Session Title: 6W012: RA – Etiology & Pathogenesis II (2858–2863)
Session Type: ACR Abstract Session
Session Time: 9:00AM-10:30AM
Background/Purpose: Rheumatoid arthritis (RA) is a chronic inflammatory autoimmune disease of unknown and complex aetiology with severe detrimental effects for the patient’s quality of life. While autoantibodies have been used extensively for the diagnosis of RA, no clear mechanism of action towards disease pathogenesis and progression has been identified. Importantly, both seropositive and seronegative RA patients experience significant improvement in disease severity following B cell depletion. Therefore, we hypothesized that B cells have a central, autoantibody independent, role in RA.
Methods: Synovial tissue biopsies from RA patients with paired blood/synovial fluid, were obtained through key-hole arthroscopy followed flow cytometric analysis of B cell subpopulations and chemokine receptor expression in the periphery and synovial tissue. Multiparametric SPICE analysis for the chemokine receptor expression (CXCR5, CXCR3, CCR7, CCR6. CCR4) of synovial tissue invading B cells was performed followed by B cell invasion assays. Functional characterization of RA sorted B cells, cultured in vitro in a hypoxia chamber simulating the unique environment of the inflamed joint. Characterization of B cell Glut1 expression and pSTAT3 was achieved by flow cytometric analysis and Western blot analysis. Glucose uptake inhibition by 2DG.
Results: There is a significant accumulation of CD27+ and double negative (CD27–IgD–) memory B cells in the synovial tissue and synovial fluid of RA patients irrespective of ACPA status. SPICE analysis of peripheral blood B cells for a panel of chemokine receptors revealed a definitive bias towards a specific disease dependent chemokine receptor expression pattern, present from arthralgia-early in disease subjects. Tissue invading B cells showed a clear preference for the expression of CXCR3. Blockade of CXCR3 in invasion assays performed in vitro resulted in reduced B cell invasion in response to RA patient synovial tissue conditioned media. Importantly returning RA patient B cells following rituximab mediated B cell depletion express high levels of CXCR3. By simulating the unique hypoxic conditions of the inflamed joint, we observed significant alteration in B cell activation with RA B cells showing increased pro-inflammatory cytokine production and Glut1 expression. B cell Glut1 expression correlates with pSTAT3, while blockade of glucose uptake by 2DG abolishes RA B cell pro-inflammatory cytokine production under normoxic or hypoxic conditions.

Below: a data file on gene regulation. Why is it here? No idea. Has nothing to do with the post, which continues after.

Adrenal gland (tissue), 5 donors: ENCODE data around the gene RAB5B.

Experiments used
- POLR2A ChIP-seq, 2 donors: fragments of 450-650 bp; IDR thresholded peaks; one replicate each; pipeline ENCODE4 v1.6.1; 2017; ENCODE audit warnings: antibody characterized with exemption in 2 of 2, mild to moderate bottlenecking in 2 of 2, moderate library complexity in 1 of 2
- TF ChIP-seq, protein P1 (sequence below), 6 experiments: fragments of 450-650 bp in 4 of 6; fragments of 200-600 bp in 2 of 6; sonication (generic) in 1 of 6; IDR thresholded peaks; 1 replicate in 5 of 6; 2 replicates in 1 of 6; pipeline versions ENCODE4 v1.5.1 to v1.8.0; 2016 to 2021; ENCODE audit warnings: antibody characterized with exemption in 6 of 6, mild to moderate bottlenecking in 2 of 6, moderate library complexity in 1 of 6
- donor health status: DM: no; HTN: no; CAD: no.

Conclusion: The accumulation of pro-inflammatory B cell subpopulations in the synovium of RA patients, is CXCR3 mediated and offers an opportunity for early therapeutic intervention. Once in the hypoxic environment of the inflamed RA joint, B cells show altered activation, pro-inflammatory cytokine production and metabolism that could prove important for understanding the role of B cells in disease pathogenesis of RA.
To cite this abstract in AMA style:Floudas A, Low C, Biniecka M, Murray K, Mullan R, Veale D, Fearon U. Hypoxia Resistant Pathogenic B Cells Accumulate in the RA Synovial Tissue in a CXCR3 Dependent Manner [abstract]. Arthritis Rheumatol. 2019; 71 (suppl 10). https://acrabstracts.org/abstract/hypoxia-resistant-pathogenic-b-cells-accumulate-in-the-ra-synovial-tissue-in-a-cxcr3-dependent-manner/. Accessed November 15, 2019.
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ACR Meeting Abstracts - https://acrabstracts.org/abstract/hypoxia-resistant-pathogenic-b-cells-accumulate-in-the-ra-synovial-tissue-in-a-cxcr3-dependent-manner/